Alex Pollock, former president of the Federal Home Loan Bank of Chicago, urges the creation of a federal lending agency based on the Home Owners Loan Corp., or HOLC, created by Congress during the Great Depression.
Robert Kuttner, co-founder of the Washington-based Economic Policy Institute, Senate Banking Committee Chairman Christopher Dodd and others have proposed similar ideas.
Many who are calling for action point to the 1930s, the last time the U.S. national median home price fell, as an example of what government should do.
During the worst economic slump of the 20th century, HOLC issued tax-exempt bonds and used the proceeds for below-market- rate mortgages. It refinanced one-fifth of U.S. homes between 1933 and 1936 after negotiating with the original lenders to accept less than the amount owed on the defaulted mortgage.
Former Treasury Secretary Edward Carter Glass opposed President Franklin D. Roosevelt's expansion of government after the 1929 stock market crash. Senator Robert Taft, a critic, said it was socialism. Most Americans supported Roosevelt and his ``New Deal'' plan. He won every state except Maine and Vermont when he ran for re-election in 1936.
In the 1930s, lenders were seizing homes at an average rate of 3,000 a day, adjusted for today's housing stock size. In the fourth quarter of 2007, new foreclosures averaged 2,939 a day, double the pace of a year earlier, according to RealtyTrac Inc., an Irvine, California-based real estate data company.
Statistics like these are managing to change even the most ardent opponents of big government. William McCarthy, a mortgage broker in Parker, Colorado, said he has been against federal intervention his entire life. Now 62 and facing eviction Feb. 11 after his lender foreclosed on his $199,200 mortgage, he said the government has to take action.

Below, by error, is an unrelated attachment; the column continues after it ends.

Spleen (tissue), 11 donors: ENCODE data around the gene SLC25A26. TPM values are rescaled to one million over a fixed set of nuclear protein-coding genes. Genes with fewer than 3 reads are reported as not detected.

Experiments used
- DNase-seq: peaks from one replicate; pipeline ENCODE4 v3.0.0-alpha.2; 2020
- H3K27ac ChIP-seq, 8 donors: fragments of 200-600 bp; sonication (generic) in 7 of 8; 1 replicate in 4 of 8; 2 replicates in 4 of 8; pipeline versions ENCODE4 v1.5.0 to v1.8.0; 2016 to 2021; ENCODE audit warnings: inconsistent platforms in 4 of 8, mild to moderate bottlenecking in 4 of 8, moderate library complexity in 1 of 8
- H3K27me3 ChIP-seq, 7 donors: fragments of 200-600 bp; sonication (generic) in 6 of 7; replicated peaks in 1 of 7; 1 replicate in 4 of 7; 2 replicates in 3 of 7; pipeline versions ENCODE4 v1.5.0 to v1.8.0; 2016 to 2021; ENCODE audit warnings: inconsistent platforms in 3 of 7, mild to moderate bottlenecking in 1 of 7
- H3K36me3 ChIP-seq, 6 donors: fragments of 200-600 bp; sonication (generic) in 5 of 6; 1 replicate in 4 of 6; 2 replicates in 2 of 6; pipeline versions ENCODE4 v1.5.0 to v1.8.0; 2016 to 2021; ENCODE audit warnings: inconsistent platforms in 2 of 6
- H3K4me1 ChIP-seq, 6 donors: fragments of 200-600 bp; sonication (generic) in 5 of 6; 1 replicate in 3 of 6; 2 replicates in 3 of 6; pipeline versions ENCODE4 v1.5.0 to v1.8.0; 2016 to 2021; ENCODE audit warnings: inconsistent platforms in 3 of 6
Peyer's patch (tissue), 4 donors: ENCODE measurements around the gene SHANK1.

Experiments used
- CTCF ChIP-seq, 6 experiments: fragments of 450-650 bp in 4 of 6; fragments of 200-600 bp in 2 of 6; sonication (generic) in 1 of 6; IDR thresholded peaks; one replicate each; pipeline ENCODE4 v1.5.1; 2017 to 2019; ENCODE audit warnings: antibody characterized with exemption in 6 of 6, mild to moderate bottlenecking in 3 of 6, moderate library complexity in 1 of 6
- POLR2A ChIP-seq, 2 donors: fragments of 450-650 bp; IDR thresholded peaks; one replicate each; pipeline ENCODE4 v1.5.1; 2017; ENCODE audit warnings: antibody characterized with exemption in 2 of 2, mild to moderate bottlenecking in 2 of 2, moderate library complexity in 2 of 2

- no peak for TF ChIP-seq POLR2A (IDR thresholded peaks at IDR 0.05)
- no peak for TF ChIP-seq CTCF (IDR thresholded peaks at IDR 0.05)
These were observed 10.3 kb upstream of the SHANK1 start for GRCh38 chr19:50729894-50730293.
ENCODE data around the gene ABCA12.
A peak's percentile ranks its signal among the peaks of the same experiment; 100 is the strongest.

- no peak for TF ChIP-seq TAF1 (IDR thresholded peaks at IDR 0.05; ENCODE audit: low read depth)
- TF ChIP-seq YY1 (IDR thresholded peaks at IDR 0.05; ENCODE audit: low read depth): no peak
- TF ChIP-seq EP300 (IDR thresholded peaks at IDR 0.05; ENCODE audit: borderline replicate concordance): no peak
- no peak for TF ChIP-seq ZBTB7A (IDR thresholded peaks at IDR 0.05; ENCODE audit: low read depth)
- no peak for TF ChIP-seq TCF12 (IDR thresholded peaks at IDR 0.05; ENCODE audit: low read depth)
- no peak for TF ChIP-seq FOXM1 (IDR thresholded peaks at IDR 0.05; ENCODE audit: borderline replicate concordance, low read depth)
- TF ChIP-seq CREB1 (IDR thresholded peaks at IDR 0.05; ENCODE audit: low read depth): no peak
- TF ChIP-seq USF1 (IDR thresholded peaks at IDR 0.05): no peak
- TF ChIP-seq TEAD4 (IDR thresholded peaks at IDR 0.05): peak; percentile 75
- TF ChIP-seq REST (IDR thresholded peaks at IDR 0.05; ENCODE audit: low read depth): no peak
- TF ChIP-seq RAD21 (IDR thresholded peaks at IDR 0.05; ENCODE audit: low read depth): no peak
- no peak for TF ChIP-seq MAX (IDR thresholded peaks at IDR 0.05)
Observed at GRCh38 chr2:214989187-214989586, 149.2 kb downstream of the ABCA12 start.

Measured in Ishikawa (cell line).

Suicides and Bankruptcy
``This has reached the point of being catastrophic,'' said McCarthy, who declared bankruptcy in July when his business failed after 18 years. ``I had a client who called me sobbing because his wife committed suicide rather than face eviction. Something's got to be done to help people.''
McCarthy said he took an interest-only adjustable-rate mortgage in 2005 when he and his wife, Janna, bought a 1,680- square-foot, ranch-style retirement home in Littleton, Colorado. His wife has a heart condition and needs a home without stairs, McCarthy said. They planned to sell their primary residence and refinance the ranch's interest-only loan before it reset, he said.
They didn't act fast enough. In March 2006, U.S. home sales began the biggest decline in 26 years, according to data compiled by the Chicago-based National Association of Realtors. The house didn't sell. Now, they are losing both properties.
``My wife goes to bed crying every night, and there's nothing I can do,'' McCarthy said. ``The bank won't even return my calls.''
Bailing out borrowers who take risks creates a ``moral hazard'' that leads to riskier behavior as people assume the government will step in to save them, said Kiesel. In March 2006 Kiesel sold his house near Pimco's headquarters in Newport Beach, California, and rented a home in anticipation of the housing slump.
``The housing market will find its own bottom, without a government bailout,'' Kiesel said.
To contact the reporter on this story: Kathleen M. Howley in Boston at email@example.com . Last Updated: February 1, 2008 10:25 EST